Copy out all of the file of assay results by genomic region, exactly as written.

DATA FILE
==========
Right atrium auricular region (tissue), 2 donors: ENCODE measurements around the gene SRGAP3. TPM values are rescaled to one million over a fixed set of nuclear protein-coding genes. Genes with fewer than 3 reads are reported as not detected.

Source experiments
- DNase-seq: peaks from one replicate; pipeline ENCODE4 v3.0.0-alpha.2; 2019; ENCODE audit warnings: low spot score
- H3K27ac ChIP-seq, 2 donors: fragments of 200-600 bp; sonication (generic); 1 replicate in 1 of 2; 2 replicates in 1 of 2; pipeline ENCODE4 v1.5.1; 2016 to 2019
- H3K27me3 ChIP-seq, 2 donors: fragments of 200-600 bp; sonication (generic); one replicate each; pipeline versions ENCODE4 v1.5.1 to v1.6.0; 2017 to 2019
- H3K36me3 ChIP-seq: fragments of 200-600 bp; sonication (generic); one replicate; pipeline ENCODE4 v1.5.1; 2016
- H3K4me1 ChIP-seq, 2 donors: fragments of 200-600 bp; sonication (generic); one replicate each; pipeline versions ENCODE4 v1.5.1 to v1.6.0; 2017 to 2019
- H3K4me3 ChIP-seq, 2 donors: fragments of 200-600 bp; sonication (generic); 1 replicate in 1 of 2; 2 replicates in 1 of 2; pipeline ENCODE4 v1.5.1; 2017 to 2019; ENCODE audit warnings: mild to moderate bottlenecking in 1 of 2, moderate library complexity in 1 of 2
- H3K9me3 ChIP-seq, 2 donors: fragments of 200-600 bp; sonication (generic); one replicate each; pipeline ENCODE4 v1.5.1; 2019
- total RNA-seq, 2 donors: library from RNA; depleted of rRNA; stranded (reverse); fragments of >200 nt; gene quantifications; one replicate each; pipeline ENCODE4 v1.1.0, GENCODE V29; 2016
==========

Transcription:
Right atrium auricular region (tissue), 2 donors: ENCODE measurements around the gene SRGAP3. TPM values are rescaled to one million over a fixed set of nuclear protein-coding genes. Genes with fewer than 3 reads are reported as not detected.

Source experiments
- DNase-seq: peaks from one replicate; pipeline ENCODE4 v3.0.0-alpha.2; 2019; ENCODE audit warnings: low spot score
- H3K27ac ChIP-seq, 2 donors: fragments of 200-600 bp; sonication (generic); 1 replicate in 1 of 2; 2 replicates in 1 of 2; pipeline ENCODE4 v1.5.1; 2016 to 2019
- H3K27me3 ChIP-seq, 2 donors: fragments of 200-600 bp; sonication (generic); one replicate each; pipeline versions ENCODE4 v1.5.1 to v1.6.0; 2017 to 2019
- H3K36me3 ChIP-seq: fragments of 200-600 bp; sonication (generic); one replicate; pipeline ENCODE4 v1.5.1; 2016
- H3K4me1 ChIP-seq, 2 donors: fragments of 200-600 bp; sonication (generic); one replicate each; pipeline versions ENCODE4 v1.5.1 to v1.6.0; 2017 to 2019
- H3K4me3 ChIP-seq, 2 donors: fragments of 200-600 bp; sonication (generic); 1 replicate in 1 of 2; 2 replicates in 1 of 2; pipeline ENCODE4 v1.5.1; 2017 to 2019; ENCODE audit warnings: mild to moderate bottlenecking in 1 of 2, moderate library complexity in 1 of 2
- H3K9me3 ChIP-seq, 2 donors: fragments of 200-600 bp; sonication (generic); one replicate each; pipeline ENCODE4 v1.5.1; 2019
- total RNA-seq, 2 donors: library from RNA; depleted of rRNA; stranded (reverse); fragments of >200 nt; gene quantifications; one replicate each; pipeline ENCODE4 v1.1.0, GENCODE V29; 2016